Writer: Meghan Fitzmartin
Artist: Laura Braga
Color Artist: Luis Guerrero
Letterer: Pat Brosseau
Review by Bryant Lucas
The Young Justice crew go toe-to-toe with a 5th-dimensional cosmic imp in this month’s final issue of Dark Crisis: Young Justice #6.
After escaping Mickey Mxyzptlk’s counterfeit reality, Young Justice returned to Earth-0. However, they weren’t out of the woods yet, as the 5th-dimensional imp followed his favorite teenage team home. The majority of the issue focuses on the conflict between Mxyzptlk and Young Justice, as Impulse and Wonder Girl devise a plan to defeat their enemy.
The Wrap Up
Dark Crisis: Young Justice #6 is a bit of a mixed bag story wise. This miniseries’ strength has been Meghan Fitzmartin’s commitment to the resonant themes of toxic fandom, nostalgia, and masculinity. This trend continues in issue six, as Fitzmartin explores these teenage heroes’ baggage in depth.
Much of what’s referenced dates back to the mid-2000s leading up to 2011’s The New 52 reboot, which rewrote/erased a large chunk of these heroes’ stories. Therefore, as a fan of this generation of characters, it was nice to see Fitzmartin reestablish this history. However, she didn’t simply bring it back; she also developed and matured these heroes, bringing them in line with the contemporary morals and ethos of post #metoo Millennials. By the end of the story, they no longer feel like juvenile teenagers but rather fully formed young adults.
As for the plot, I wasn’t completely sold on how she resolved the Mickey Mxyzptlk conflict, as it all seemed a little too convenient. While it wasn’t completely unearned, the interactions between Bart and Cassie felt a bit ham-handed. It’s apparent that Fitzmartin has a soft spot for each of these heroes, which is understandable. Bart was always the immature clown of the team, and Cassie was the token girl. Accordingly, Fitzmartin does her best to flesh out these two, but their interactions in this issue come across as overly sentimental. Overall, I felt that the writer spent so much time exploring her themes that the plot of this issue suffered.
After finishing this issue for a second time, it dawned on me that Laura Braga’s art feels reminiscent of Howard Porter’s, which is pretty spot-on for what this series was trying to accomplish. Porter’s work on JLA in the 90s remains iconic, and Braga has been doing her damnedest to channel the 1990s in this series.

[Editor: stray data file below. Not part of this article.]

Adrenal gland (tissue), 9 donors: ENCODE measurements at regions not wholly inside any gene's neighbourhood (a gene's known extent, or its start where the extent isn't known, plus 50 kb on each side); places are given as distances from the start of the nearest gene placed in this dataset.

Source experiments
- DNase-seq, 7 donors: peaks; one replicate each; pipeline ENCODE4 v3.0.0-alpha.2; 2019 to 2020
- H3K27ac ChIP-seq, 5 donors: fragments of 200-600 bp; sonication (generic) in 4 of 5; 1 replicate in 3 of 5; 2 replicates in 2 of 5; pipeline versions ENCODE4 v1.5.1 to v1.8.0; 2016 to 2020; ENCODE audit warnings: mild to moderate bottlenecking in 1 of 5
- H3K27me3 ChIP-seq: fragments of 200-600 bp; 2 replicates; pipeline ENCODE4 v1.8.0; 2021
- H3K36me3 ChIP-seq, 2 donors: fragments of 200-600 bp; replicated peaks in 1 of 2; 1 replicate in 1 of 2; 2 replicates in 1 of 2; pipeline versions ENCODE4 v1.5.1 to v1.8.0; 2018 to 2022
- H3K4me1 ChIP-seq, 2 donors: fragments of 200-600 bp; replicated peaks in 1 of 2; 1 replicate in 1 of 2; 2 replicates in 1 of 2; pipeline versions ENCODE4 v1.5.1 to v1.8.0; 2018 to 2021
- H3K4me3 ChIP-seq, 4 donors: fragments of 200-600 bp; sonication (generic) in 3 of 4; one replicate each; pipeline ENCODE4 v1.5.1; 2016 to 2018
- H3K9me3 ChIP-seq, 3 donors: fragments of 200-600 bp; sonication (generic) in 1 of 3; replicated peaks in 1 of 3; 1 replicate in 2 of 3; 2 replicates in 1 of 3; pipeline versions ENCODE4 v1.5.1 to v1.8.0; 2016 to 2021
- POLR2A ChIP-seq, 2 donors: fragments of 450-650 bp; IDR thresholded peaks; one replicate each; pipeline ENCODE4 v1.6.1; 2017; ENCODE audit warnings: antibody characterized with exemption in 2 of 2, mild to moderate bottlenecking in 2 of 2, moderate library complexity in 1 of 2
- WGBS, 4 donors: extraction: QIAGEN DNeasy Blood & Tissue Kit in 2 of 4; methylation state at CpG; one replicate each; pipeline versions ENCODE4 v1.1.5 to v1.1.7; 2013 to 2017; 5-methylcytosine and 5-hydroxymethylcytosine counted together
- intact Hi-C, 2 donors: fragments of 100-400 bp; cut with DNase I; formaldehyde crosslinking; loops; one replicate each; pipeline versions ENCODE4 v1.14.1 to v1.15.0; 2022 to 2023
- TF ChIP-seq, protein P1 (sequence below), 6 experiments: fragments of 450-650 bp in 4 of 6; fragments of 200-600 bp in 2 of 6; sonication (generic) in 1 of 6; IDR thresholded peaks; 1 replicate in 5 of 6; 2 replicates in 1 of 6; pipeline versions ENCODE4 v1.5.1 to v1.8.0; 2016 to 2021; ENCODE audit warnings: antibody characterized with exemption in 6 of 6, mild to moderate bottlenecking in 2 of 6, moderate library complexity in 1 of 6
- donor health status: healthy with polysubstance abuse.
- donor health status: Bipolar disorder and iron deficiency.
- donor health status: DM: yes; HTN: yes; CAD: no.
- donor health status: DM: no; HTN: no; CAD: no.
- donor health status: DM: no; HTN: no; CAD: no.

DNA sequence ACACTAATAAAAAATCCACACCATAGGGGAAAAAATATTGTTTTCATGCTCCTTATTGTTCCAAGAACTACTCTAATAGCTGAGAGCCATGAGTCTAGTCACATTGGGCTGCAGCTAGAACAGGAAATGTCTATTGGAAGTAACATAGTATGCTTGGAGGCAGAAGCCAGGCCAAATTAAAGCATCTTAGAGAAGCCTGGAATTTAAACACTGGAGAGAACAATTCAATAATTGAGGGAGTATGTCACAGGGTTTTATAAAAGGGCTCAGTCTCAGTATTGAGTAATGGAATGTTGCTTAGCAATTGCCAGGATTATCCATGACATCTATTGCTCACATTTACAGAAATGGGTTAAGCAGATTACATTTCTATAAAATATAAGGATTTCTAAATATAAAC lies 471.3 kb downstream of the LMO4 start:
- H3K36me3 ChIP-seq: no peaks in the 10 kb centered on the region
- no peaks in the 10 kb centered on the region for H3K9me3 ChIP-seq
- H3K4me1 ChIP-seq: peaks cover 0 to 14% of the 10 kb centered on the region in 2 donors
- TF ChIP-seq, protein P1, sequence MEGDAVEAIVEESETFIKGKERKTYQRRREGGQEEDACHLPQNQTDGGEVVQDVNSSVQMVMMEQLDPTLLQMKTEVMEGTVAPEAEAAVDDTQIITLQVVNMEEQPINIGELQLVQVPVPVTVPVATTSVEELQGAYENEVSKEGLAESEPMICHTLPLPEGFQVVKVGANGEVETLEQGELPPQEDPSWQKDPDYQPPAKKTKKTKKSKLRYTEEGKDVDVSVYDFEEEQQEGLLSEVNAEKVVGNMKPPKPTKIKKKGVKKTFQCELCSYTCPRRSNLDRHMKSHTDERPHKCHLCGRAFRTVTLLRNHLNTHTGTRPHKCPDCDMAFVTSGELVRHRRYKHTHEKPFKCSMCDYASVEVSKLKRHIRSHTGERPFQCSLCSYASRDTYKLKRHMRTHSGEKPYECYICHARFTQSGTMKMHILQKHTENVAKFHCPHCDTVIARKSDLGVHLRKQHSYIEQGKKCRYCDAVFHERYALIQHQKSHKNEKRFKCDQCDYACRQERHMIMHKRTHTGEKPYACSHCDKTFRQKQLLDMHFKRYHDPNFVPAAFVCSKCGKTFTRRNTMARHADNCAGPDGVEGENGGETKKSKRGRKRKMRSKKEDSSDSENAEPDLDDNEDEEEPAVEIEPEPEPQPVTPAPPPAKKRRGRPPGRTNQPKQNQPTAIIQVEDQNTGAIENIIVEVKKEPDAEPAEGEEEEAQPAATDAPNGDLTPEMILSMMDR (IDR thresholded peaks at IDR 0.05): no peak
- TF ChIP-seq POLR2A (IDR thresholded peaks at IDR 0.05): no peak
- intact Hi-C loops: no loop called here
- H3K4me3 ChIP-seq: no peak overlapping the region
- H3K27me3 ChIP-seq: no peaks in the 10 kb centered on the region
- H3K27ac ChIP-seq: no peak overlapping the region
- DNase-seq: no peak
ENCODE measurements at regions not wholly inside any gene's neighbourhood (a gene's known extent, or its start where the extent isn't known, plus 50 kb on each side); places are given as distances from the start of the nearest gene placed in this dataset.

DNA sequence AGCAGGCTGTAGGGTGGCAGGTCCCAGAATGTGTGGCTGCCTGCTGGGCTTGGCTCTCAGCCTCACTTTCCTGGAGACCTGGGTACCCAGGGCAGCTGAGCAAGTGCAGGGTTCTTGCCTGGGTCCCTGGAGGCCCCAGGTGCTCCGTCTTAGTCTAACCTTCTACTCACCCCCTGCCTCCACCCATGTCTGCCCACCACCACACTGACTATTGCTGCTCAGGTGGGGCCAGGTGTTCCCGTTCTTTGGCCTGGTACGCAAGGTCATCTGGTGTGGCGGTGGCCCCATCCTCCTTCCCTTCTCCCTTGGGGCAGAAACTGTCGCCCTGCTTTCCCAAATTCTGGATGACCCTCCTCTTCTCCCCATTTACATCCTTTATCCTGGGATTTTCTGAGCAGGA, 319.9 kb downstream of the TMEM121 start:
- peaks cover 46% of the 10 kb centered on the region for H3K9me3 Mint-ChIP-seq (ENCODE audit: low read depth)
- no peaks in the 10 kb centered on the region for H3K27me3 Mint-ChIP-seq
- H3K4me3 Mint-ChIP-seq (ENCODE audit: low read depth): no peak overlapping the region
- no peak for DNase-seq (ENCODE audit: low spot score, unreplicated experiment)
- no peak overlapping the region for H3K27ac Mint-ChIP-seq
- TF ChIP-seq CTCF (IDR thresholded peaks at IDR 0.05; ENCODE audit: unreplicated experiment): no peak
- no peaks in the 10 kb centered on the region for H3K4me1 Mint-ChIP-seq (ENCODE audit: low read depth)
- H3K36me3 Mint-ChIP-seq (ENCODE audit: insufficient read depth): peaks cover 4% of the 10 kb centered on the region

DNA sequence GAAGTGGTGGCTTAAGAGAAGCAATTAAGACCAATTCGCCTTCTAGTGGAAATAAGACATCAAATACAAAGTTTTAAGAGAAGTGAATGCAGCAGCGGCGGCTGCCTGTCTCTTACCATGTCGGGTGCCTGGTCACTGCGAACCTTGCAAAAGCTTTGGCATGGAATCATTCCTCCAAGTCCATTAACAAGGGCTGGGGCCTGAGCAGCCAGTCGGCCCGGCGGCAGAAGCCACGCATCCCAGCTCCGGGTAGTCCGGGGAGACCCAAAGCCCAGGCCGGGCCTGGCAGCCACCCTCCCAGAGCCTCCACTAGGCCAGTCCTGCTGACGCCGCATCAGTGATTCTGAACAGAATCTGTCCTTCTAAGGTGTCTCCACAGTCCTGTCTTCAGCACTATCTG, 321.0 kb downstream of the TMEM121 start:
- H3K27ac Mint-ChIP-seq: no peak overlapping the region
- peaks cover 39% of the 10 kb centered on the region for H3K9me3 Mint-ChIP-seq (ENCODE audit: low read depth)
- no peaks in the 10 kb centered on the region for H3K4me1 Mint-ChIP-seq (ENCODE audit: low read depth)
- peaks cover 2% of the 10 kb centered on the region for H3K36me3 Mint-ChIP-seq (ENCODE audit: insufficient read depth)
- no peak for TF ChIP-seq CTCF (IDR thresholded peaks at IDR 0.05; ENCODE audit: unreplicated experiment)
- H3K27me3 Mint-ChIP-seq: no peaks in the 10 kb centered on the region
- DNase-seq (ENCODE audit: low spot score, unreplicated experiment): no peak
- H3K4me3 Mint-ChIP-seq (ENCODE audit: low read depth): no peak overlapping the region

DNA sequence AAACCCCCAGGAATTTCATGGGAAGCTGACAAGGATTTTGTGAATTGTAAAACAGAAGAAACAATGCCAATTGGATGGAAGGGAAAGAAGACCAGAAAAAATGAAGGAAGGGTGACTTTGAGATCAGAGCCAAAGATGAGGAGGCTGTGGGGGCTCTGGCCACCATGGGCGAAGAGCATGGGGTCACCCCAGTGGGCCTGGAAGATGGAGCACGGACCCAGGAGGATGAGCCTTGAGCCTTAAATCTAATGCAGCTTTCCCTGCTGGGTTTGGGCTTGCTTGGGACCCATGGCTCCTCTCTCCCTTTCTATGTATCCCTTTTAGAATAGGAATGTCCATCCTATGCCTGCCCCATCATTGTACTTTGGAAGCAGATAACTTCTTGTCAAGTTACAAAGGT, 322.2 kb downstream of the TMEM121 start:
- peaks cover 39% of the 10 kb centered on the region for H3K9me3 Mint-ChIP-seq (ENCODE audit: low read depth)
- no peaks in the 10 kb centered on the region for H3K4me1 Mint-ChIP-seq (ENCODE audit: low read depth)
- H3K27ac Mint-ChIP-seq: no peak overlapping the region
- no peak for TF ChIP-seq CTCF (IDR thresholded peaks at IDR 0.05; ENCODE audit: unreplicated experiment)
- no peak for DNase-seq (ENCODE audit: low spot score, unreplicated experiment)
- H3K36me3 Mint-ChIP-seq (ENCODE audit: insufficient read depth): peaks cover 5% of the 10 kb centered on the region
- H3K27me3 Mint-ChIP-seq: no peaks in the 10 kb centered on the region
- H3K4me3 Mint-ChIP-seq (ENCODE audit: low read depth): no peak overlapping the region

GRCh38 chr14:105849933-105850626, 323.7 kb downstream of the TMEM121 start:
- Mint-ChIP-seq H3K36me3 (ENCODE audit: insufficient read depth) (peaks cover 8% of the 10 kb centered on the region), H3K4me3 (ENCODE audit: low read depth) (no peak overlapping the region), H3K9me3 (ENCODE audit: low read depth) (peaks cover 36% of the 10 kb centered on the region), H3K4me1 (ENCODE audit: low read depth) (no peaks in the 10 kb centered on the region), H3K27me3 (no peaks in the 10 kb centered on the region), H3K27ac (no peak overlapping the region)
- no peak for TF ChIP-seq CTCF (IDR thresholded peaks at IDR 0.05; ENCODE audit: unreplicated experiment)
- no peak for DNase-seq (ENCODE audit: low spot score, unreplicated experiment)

That being said, for some reason her art feels a little wooden and posed in this issue, especially Wonder Girl. She often has her head cocked in a strange manner, or her arms out in a weird “power pose” that doesn’t look natural at all. When looking at a few of these panels, I found myself thinking “there’s no way a person would ever position their body like this.” I found the shift in Braga’s art surprising considering how much I have enjoyed her work in previous issues. Overall, the art in this final chapter didn’t feel quite as polished as in previous issues.
All in all, Dark Crisis: Young Justice #6 wasn’t the exact finale I wanted for this series. Even though Fitzmartin’s handling of the cast was excellent, this story ended with more of a whimper rather than an inspiring bang. While Braga’s art successfully captured the spirit of comics from the 1990s, it was also distracting and strange in places.
Nevertheless, overall, this series has been a fantastic love letter to the Young Justice generation. Fans of these characters will enjoy revisiting a simpler time but also find themselves challenged by Fitzmartin’s critique of yesteryear.
Final Verdict: The issue stumbles, but the series doesn’t fall.
Images Courtesy of DC Entertainment